Tech megacaps powered a stock-market rebound, tempering data suggesting that while the Federal Reserve still has a path to a soft landing, the risk of a recession this year is very much alive.

After struggling for direction, the S&P 500 closed at the highest since early December. Wall Street also had to contend with a batch of corporate results. Tesla Inc. led gains in the Nasdaq 100 as Elon Musk teased potential for the carmaker to produce 2 million vehicles in 2023. Meantime, International Business Machines Corp. sank on disappointing cash flow.

U.S. gross domestic product expanded at a faster-than-forecast pace into the end of 2022, but there were signs of slowing underlying demand as the steepest rate hikes in decades threaten growth. The Fed is expected to boost rates by 25 basis points next week amid bets the central bank is approaching the end of its tightening cycle. Yet officials are signaling that rates will stay high through the rest of this year.

The economy continues to be very resilient in the face of rate hikes, but plenty of risks lie ahead, so “we wouldn’t be so quick to blow the all clear,” said Chris Zaccarelli at Independent Advisor Alliance.

“That said, this year’s stock-market rally is impressive and shouldn’t be ignored,” the firm’s chief investment officer added. “Unfortunately, the Fed is likely to start talking down the market again, as early as next week, so prepare for volatility. We may be in the eye of the hurricane and not completely out of the woods yet.”

To Chris Gaffney, president of world markets at TIAA Bank, the recent data show the Fed is doing a good job, “but there’s more work to be done.”

A team led by Deutsche Bank AG’s Binky Chadha is maintaining its view that the S&P 500 can rise to 4,500 by the end of the first quarter, 12 per cent above Wednesday’s close, before sliding amid an economic contraction. The benchmark is currently headed for its best January since 2019.

However, it appears many investors don’t have the appetite to chase the rally.

Some 35 per cent of clients in a recent JPMorgan Chase & Co. survey said they plan to add to stock holdings in the coming weeks. That’s a hair away from a 33 per cent reading in late November that marked an all-time low.

Investors fretting about the prospects for global earnings growth may want to brace for a long slog this year, and stiff headwinds to equities as a result. 

Analysts’ estimates for 2023 profits continue to fall, with major regions showing negative revision momentum, according to research from Bloomberg Intelligence’s Gina Martin Adams and Gillian Wolff. In the U.S., for example, sell-side analysts have lowered projections by more than half since September, while the outlook for emerging markets has slumped even more.

Corporate Highlights:

  • Bed Bath & Beyond Inc. said it received a default notice from JPMorgan Chase & Co. after it failed to prepay an overadvance and satisfy certain creditor protections.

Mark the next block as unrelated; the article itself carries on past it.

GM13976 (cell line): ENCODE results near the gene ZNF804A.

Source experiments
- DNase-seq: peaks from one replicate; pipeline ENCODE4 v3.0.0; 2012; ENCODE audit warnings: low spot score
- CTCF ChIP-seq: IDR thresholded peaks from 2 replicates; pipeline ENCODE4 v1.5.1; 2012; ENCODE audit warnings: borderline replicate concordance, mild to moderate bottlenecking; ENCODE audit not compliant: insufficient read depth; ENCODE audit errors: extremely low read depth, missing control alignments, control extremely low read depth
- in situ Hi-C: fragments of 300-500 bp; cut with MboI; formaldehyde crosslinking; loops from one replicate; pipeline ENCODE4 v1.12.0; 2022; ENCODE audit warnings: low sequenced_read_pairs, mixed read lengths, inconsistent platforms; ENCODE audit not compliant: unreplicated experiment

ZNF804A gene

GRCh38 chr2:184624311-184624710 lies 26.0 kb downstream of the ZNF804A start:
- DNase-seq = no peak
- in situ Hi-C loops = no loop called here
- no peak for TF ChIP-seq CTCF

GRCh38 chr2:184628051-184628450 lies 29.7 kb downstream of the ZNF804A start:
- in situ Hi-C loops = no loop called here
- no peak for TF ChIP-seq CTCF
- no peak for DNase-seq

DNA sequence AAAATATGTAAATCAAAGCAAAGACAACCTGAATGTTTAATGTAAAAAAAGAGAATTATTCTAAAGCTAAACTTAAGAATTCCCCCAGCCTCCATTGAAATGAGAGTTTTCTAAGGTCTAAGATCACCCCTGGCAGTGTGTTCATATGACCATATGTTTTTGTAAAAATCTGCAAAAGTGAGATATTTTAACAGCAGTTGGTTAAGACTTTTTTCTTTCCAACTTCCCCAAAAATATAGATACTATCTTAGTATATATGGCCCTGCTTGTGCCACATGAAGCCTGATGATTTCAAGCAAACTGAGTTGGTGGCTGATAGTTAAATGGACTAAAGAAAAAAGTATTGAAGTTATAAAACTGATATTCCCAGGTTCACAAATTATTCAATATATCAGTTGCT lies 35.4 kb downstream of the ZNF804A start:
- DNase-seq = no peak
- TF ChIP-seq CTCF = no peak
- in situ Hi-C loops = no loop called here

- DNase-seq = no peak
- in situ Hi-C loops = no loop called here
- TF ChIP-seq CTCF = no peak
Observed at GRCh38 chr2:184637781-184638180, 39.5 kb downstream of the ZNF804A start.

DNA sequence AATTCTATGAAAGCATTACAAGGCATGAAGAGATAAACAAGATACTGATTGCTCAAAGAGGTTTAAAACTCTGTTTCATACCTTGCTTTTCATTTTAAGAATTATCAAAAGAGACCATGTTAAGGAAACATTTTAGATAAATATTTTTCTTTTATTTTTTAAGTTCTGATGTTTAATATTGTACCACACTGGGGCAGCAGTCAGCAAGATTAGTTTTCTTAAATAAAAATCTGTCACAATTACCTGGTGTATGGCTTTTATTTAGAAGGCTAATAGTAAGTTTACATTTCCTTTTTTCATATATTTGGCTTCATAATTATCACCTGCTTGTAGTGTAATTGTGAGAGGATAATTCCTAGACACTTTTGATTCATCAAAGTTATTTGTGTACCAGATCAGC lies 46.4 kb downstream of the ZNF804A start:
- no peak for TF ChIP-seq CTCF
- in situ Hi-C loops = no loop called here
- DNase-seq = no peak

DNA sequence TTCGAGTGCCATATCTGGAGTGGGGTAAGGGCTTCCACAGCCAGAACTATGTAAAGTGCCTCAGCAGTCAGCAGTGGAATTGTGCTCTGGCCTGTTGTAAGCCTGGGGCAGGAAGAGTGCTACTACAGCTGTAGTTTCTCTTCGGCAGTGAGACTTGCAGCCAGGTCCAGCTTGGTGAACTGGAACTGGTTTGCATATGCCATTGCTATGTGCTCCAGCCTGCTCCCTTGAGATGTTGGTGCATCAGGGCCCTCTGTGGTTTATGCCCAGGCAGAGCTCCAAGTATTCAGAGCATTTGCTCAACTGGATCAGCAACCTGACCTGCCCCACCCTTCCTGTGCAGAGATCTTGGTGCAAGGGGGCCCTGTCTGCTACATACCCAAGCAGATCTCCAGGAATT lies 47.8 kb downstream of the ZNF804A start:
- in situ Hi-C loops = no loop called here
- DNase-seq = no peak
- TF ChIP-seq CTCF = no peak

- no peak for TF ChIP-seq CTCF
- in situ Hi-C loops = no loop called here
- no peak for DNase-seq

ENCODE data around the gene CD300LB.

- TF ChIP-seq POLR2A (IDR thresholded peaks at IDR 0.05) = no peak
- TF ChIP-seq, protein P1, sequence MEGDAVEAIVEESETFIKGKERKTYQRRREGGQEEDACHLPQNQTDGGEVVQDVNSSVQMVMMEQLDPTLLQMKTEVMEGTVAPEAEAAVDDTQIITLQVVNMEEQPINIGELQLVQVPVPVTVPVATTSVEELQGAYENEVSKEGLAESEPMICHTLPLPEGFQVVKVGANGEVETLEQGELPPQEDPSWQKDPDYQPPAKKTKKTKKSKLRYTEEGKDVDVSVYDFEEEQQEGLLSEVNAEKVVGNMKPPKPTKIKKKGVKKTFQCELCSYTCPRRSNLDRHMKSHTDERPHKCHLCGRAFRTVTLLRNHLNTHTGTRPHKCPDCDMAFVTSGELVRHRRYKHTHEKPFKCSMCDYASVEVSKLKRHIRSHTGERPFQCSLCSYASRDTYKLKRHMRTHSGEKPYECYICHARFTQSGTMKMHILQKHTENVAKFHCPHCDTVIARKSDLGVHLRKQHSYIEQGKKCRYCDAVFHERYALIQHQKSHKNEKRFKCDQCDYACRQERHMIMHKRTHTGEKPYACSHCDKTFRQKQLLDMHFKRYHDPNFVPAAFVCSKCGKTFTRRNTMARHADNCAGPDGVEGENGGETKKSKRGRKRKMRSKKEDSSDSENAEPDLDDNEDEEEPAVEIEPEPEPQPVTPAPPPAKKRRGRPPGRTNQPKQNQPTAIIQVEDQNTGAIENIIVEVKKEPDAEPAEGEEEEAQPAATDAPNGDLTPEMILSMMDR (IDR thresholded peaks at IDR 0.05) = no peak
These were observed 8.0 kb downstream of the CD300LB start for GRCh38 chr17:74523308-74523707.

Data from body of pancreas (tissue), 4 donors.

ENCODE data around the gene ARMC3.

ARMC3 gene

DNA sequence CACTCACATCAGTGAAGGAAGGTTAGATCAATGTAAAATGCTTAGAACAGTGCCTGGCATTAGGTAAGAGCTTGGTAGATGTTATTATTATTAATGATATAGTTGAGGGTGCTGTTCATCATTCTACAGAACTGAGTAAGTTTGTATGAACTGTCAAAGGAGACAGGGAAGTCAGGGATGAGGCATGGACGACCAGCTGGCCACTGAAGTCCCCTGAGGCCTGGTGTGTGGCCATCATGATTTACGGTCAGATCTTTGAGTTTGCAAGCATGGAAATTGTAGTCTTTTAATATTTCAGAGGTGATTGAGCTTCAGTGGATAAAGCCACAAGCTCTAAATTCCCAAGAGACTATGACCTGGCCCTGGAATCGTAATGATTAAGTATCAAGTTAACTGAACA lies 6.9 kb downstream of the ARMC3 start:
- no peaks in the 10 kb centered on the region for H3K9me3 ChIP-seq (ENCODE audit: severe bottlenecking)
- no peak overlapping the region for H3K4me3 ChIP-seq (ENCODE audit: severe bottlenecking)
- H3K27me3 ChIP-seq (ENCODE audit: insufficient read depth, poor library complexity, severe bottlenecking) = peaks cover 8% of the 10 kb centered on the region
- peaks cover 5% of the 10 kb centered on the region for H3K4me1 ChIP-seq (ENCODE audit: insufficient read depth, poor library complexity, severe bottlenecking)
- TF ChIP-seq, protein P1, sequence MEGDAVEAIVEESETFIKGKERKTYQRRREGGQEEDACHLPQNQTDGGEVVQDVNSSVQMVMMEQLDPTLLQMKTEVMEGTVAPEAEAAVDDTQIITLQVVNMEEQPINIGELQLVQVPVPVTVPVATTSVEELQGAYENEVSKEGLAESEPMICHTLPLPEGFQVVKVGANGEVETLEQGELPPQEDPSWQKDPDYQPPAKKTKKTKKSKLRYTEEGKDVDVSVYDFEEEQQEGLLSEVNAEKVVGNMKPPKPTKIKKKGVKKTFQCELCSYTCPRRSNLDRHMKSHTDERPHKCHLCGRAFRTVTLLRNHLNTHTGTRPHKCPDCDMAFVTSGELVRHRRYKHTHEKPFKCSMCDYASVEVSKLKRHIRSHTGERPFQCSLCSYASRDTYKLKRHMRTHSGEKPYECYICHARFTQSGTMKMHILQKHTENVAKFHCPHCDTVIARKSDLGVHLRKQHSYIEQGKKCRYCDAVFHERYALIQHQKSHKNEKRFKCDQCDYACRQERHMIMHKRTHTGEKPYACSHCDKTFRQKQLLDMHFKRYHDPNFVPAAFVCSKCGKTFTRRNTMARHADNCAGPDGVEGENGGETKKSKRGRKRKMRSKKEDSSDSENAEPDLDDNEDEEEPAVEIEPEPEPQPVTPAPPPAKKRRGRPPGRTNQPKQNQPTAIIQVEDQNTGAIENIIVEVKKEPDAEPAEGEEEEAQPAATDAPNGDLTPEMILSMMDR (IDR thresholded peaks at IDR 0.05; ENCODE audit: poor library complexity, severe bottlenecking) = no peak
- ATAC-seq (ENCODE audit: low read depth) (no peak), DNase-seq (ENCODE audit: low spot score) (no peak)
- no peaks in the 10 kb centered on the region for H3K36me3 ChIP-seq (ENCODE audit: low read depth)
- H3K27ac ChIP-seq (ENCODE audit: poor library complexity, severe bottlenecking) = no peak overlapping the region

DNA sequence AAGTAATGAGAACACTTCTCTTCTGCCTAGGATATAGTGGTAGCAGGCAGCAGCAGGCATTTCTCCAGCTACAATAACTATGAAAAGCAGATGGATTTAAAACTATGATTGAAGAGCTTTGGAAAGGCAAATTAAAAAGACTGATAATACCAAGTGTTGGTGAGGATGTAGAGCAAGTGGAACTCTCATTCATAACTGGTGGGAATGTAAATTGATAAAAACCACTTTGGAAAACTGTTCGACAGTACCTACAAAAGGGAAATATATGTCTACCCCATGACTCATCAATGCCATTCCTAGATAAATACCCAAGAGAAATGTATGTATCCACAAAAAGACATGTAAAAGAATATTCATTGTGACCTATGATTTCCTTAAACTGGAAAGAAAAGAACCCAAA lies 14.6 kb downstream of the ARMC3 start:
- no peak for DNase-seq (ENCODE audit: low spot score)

• American Airlines Group Inc. expects profit this year to exceed estimates following a slow start, as steady demand for air travel keeps an industry recovery going into 2023.
  • Southwest Airlines Co.’s operations meltdown last month will lead to a first-quarter loss as the fallout extends into 2023 from a fiasco that led to thousands of canceled flights and prompted a federal probe into its operations.
  • Lam Research Corp., one of the three biggest providers of chip-manufacturing equipment in the U.S., is cutting about 7 per cent of its workforce to reduce expenses in a declining market.
  • Mastercard Inc. warned revenue growth would slow even faster than expected this quarter, stoking fears that inflation has put a damper on consumer spending.
  • Comcast Corp. topped Wall Street profit estimates in the fourth quarter despite continuing to lose customers in its cable and broadband businesses.

Meantime, Thursday’s auction of seven-year Treasury notes ensured that January will be one of the best months ever for U.S. government debt auctions. The high demand reflects investor wagers that the Fed is nearing the end of its rate hikes as inflation comes down from its peak.

Traders also continued to keep an eye on the latest geopolitical developments.

The International Monetary Fund is exploring a multiyear aid package for Ukraine worth as much as US$16 billion to help cover the country’s needs and provide a catalyst for more international funding while Kyiv tries to repel Russian forces, according to people familiar with the matter.

Elsewhere, U.S. natural gas futures extended losses below US$3 amid mild winter weather that helped spark the worst selloff among the country’s commodities.

Key events:

  • American Express, Charter Communications, Chevron, HCA Healthcare to report results Friday
  • US personal income/spending, PCE deflator, University of Michigan consumer sentiment, pending home sales, Friday

Some of the main moves in markets:


  • The S&P 500 rose 1.1 per cent as of 4 p.m. New York time
  • The Nasdaq 100 rose 2 per cent
  • The Dow Jones Industrial Average rose 0.6 per cent
  • The Stoxx Europe 600 rose 0.4 per cent
  • The MSCI World index rose 0.9 per cent


  • The Bloomberg Dollar Spot Index was little changed
  • The euro fell 0.2 per cent to US$1.0891
  • The British pound was little changed at US$1.2412
  • The Japanese yen fell 0.5 per cent to 130.23 per dollar


  • Bitcoin fell 2.1 per cent to US$23,112.34
  • Ether fell 0.6 per cent to US$1,608.75


  • The yield on 10-year Treasuries advanced five basis points to 3.49 per cent
  • Germany’s 10-year yield advanced six basis points to 2.22 per cent
  • Britain’s 10-year yield advanced seven basis points to 3.32 per cent


  • West Texas Intermediate crude rose 1.2 per cent to  US$81.10 a barrel
  • Gold futures fell 0.6 per cent to US$1,946.90 an ounce